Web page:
Snow to the Rescue

College students facing hardships due to the shutdown receive a lifeline thanks to their involvement with the George Snow Scholarship Fund

For college students who rely on more than grants and financial aid to make their ends meet, the pandemic has presented its share of unanticipated challenges. When Deidra Edouard lost her work study job at Florida State University, the graduate of Lake Worth Community High School not only couldn’t send money home to help her family in Palm Beach County, she couldn’t make her April rent—and was facing eviction.

When Columbia University notified Daniel Garcia that he had five days to be out of his dorm and move his belongings off campus amid impending COVID-19 restrictions, the graduate of Olympic Heights Community High School in Boca Raton was down to $12 in his bank account, hardly enough to rent the storage unit he needed.

Fortunately for Edouard, Garcia and countless other deserving scholars assisted each year through George Snow Scholarship Fund, help has arrived.

Last May, the Boca-based nonprofit awarded 150 scholars in Palm Beach and Broward counties a combined $1.44 million in financial support; students, on average, receive $10,000, which is paid out over four years. That brought the overall number of Snow scholars currently enrolled in college to 381 students.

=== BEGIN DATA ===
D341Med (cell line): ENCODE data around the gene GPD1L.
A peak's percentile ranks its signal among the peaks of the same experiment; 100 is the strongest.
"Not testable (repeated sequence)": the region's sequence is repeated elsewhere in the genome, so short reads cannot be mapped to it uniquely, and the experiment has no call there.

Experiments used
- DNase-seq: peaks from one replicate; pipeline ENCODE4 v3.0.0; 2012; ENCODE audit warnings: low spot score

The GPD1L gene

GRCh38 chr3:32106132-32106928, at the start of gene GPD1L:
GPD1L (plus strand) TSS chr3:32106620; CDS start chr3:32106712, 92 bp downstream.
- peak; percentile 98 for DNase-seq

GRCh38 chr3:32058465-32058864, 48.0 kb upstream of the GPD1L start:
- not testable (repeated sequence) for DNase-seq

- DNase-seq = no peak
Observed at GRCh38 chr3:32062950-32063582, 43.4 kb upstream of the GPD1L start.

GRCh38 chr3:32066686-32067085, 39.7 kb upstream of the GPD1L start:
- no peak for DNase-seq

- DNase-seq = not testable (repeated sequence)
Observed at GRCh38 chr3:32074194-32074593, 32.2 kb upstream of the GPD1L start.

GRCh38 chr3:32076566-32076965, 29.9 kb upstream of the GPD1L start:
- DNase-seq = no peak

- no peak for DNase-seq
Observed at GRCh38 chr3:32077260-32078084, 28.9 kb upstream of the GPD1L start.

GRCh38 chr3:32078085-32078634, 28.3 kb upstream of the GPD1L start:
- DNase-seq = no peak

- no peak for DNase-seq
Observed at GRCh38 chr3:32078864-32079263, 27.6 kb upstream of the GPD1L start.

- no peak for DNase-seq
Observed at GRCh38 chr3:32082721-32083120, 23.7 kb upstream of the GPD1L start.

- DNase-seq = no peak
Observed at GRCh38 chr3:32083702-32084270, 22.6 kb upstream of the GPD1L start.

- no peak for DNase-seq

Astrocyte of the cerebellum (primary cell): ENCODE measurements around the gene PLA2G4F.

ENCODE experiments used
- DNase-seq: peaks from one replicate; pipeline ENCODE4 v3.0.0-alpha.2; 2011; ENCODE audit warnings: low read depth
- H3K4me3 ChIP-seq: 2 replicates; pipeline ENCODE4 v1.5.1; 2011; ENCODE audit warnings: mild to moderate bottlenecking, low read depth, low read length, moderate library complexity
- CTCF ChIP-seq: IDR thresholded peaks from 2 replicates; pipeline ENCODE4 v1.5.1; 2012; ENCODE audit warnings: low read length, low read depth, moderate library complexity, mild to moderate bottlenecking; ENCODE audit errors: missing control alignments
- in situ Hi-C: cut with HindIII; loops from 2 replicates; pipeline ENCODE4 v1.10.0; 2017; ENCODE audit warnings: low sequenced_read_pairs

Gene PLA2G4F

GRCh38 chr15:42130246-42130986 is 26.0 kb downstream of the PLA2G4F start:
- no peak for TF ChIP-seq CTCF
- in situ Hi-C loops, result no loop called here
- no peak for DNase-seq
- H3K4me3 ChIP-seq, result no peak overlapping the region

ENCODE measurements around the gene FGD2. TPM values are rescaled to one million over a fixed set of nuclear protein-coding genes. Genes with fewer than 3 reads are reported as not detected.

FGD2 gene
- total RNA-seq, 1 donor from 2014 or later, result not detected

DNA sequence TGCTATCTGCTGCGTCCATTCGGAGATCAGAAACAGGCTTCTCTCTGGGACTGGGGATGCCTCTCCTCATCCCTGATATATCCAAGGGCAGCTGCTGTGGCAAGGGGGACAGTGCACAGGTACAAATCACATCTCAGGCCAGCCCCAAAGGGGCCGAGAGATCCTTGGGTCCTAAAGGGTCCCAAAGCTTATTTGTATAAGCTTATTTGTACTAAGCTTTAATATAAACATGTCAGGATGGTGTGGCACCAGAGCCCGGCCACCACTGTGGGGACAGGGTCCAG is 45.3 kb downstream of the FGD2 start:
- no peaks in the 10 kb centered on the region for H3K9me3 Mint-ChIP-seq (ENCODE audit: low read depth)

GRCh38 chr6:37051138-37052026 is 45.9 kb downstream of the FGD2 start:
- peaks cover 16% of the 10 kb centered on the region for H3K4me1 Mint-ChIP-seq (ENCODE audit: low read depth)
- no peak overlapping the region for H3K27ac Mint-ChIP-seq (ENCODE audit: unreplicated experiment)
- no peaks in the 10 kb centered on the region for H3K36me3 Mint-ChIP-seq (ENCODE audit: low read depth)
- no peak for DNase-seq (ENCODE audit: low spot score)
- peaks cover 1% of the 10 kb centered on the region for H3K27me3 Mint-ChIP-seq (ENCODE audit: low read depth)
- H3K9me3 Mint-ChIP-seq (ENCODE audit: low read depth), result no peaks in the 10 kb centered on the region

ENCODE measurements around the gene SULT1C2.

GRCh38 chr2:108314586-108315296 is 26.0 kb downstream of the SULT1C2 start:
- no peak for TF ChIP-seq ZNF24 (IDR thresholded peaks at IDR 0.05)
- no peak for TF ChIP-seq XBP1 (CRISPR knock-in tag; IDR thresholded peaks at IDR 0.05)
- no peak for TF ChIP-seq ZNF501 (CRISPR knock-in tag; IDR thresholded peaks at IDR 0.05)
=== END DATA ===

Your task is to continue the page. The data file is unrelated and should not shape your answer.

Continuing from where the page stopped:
In a normal year, according to Scholarship Fund president Tim Snow (son of the late George Snow, for whom the fund was established in 1982), a handful of recipients still might require additional financial assistance and care packages, given their specific situations.

“Now, we have 381 kids having these kinds of troubles,” Snow says of the pandemic. “We’re trying to teach them how to take care of themselves and point them toward the resources that are available.”

The George Snow Scholarship Fund made it easy for students by creating a coronavirus resource guide on its website with one-stop shopping—links to information on everything from student emergency aid to unemployment benefits to mental health articles for coping with stress. It also went a step further for some students, dipping into its emergency fund to help students like Edouard; the Fund covered her April rent of $513. And Garcia; the Fund paid $135.51 to cover the first month of a storage rental. Another student attending Florida Southern and still living on campus lost all three of her part-time jobs; the Fund awarded her an emergency grant.

“We get to know these kids pretty well through our selection process, and then just staying in touch with them during [their college years],” says Snow of an organization that has awarded more than $12 million since 1982. “We know [the ones who are] most vulnerable. When this started going down, it was all-hands-on-deck trying to make sure that kids were not slipping through the cracks.

“We consider them to be our sons and daughters. Anything you would do for your own sons and daughters, we would do for our students.”

 

Pictured above: Tim Snow (top row, middle) with the 2019 Scholarship Fund recipients

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